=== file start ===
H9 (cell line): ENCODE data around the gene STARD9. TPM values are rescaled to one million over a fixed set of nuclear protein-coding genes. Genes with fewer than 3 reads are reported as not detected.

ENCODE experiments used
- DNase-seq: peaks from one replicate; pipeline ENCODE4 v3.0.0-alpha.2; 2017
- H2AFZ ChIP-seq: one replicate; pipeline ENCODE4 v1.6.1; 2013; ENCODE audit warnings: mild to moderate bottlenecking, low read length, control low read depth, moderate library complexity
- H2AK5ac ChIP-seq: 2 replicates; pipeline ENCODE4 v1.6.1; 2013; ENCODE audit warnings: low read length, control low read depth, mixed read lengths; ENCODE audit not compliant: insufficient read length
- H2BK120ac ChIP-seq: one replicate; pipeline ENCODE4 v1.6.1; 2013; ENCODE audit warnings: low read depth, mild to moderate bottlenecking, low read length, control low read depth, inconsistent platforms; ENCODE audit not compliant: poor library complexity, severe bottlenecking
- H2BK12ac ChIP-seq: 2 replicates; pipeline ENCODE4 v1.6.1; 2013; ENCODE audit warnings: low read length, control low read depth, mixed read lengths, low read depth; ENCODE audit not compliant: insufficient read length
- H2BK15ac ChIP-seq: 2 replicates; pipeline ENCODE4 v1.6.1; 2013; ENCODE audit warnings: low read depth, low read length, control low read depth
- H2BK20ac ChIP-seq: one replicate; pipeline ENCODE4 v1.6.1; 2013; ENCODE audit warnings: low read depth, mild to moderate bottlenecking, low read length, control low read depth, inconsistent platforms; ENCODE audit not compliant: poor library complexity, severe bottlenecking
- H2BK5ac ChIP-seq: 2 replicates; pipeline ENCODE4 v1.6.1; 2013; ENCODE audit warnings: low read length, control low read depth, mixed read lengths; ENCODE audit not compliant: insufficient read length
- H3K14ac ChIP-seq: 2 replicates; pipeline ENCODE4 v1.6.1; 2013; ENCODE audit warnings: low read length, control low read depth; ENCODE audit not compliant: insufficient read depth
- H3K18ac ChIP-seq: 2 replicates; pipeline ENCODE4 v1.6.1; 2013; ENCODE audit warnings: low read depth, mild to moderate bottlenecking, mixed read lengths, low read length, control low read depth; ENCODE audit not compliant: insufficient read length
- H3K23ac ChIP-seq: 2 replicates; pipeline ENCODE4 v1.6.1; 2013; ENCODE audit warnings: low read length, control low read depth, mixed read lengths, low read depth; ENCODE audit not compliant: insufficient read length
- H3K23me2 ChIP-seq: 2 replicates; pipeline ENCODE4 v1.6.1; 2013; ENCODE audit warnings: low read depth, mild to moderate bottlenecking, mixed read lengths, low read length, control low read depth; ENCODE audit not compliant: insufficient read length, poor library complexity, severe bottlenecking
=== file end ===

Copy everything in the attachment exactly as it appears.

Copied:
H9 (cell line): ENCODE data around the gene STARD9. TPM values are rescaled to one million over a fixed set of nuclear protein-coding genes. Genes with fewer than 3 reads are reported as not detected.

ENCODE experiments used
- DNase-seq: peaks from one replicate; pipeline ENCODE4 v3.0.0-alpha.2; 2017
- H2AFZ ChIP-seq: one replicate; pipeline ENCODE4 v1.6.1; 2013; ENCODE audit warnings: mild to moderate bottlenecking, low read length, control low read depth, moderate library complexity
- H2AK5ac ChIP-seq: 2 replicates; pipeline ENCODE4 v1.6.1; 2013; ENCODE audit warnings: low read length, control low read depth, mixed read lengths; ENCODE audit not compliant: insufficient read length
- H2BK120ac ChIP-seq: one replicate; pipeline ENCODE4 v1.6.1; 2013; ENCODE audit warnings: low read depth, mild to moderate bottlenecking, low read length, control low read depth, inconsistent platforms; ENCODE audit not compliant: poor library complexity, severe bottlenecking
- H2BK12ac ChIP-seq: 2 replicates; pipeline ENCODE4 v1.6.1; 2013; ENCODE audit warnings: low read length, control low read depth, mixed read lengths, low read depth; ENCODE audit not compliant: insufficient read length
- H2BK15ac ChIP-seq: 2 replicates; pipeline ENCODE4 v1.6.1; 2013; ENCODE audit warnings: low read depth, low read length, control low read depth
- H2BK20ac ChIP-seq: one replicate; pipeline ENCODE4 v1.6.1; 2013; ENCODE audit warnings: low read depth, mild to moderate bottlenecking, low read length, control low read depth, inconsistent platforms; ENCODE audit not compliant: poor library complexity, severe bottlenecking
- H2BK5ac ChIP-seq: 2 replicates; pipeline ENCODE4 v1.6.1; 2013; ENCODE audit warnings: low read length, control low read depth, mixed read lengths; ENCODE audit not compliant: insufficient read length
- H3K14ac ChIP-seq: 2 replicates; pipeline ENCODE4 v1.6.1; 2013; ENCODE audit warnings: low read length, control low read depth; ENCODE audit not compliant: insufficient read depth
- H3K18ac ChIP-seq: 2 replicates; pipeline ENCODE4 v1.6.1; 2013; ENCODE audit warnings: low read depth, mild to moderate bottlenecking, mixed read lengths, low read length, control low read depth; ENCODE audit not compliant: insufficient read length
- H3K23ac ChIP-seq: 2 replicates; pipeline ENCODE4 v1.6.1; 2013; ENCODE audit warnings: low read length, control low read depth, mixed read lengths, low read depth; ENCODE audit not compliant: insufficient read length
- H3K23me2 ChIP-seq: 2 replicates; pipeline ENCODE4 v1.6.1; 2013; ENCODE audit warnings: low read depth, mild to moderate bottlenecking, mixed read lengths, low read length, control low read depth; ENCODE audit not compliant: insufficient read length, poor library complexity, severe bottlenecking